A lot of factors went into Bill Belichick‘s controversial decision to take the wind to start overtime on Sunday night, but, in the end, it was nothing more than simple strategy.
After winning the coin toss in overtime on Sunday, Belichick curiously chose to give his offense the easier weather conditions rather than taking the ball and the first chance to win. The decision was a hot topic for debate, as it gave Peyton Manning and the Broncos the first crack at the win, but Belichick says it was the right call given the circumstances.
“You never want to give Peyton Manning and that offense, you never want to just hand them the ball but I just felt in that particular situation with the wind being as significant as it was, that we just had to stop them from getting into the end zone. If we could do that, then we would have a significant advantage in the overtime period,” Belichick said on a conference call with reporters on Monday. “I felt like there was about a 20-yard difference in field position [on opposite sides of the field] to just attempt a field goal, let’s put it that way. I felt like that was a big enough advantage to try to keep the wind.”
Belichick’s decision payed off for the Patriots, too. Manning was unable to lead the Broncos down the field to a score on either of their first two drives, and the Patriots, who were afforded some good fortune on a punt late in overtime, had the wind at the their backs for Stephen Gostkowski‘s 31-yard game winner.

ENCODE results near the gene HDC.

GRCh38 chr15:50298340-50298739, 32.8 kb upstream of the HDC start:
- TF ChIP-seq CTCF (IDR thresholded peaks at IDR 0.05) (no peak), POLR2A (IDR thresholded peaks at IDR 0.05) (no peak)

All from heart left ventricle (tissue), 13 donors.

The call was risky, but Belichick wasn’t the first coach to ever make take the wind in that situation either. In fact, it was an experience he had as an assistant coach under Bill Parcells with the New York Giants that actually gave him the idea in the first place.
“I go back to the 1986 NFC Championship Game, where Coach [Bill] Parcells against the Redskins took the wind to start the game and we went ahead 17-0 and that was the final score of the game. I really think that that decision was a big decision in that game and a big decision ultimately in that team’s championship,” Belichick said. “I learned a lot from that. I’m not saying that that’s always the right decision. Clearly each situation is different but there’s a place for it. I think there’s a time when it’s right. I just thought that last night was the right time for us. But that decision by Bill in that game, it just was a good lesson for me that it’s such a huge factor in the game, if the conditions are what they are. It can be such a big factor in the game that it’s worth making that decision if you feel it’s that significant. He did it in – there are not many games bigger than an NFC Championship game – he did it in that game and I think that was probably the difference in the game.”
Much of the knowledge and strategy Belichick uses on a weekly basis, including some of his strange decisions, stem from his years working under Parcells, so it’s no great surprise that his mentor was the reason behind yet another one of the Patriots’ controversial calls. That’s not to say Belichick does or even would do everything that Parcells did in his career, but there is an undeniable connection between the two, and obviously the Tuna had an impact on Belichick’s thinking in a key moment in arguably the biggest game of the regular season.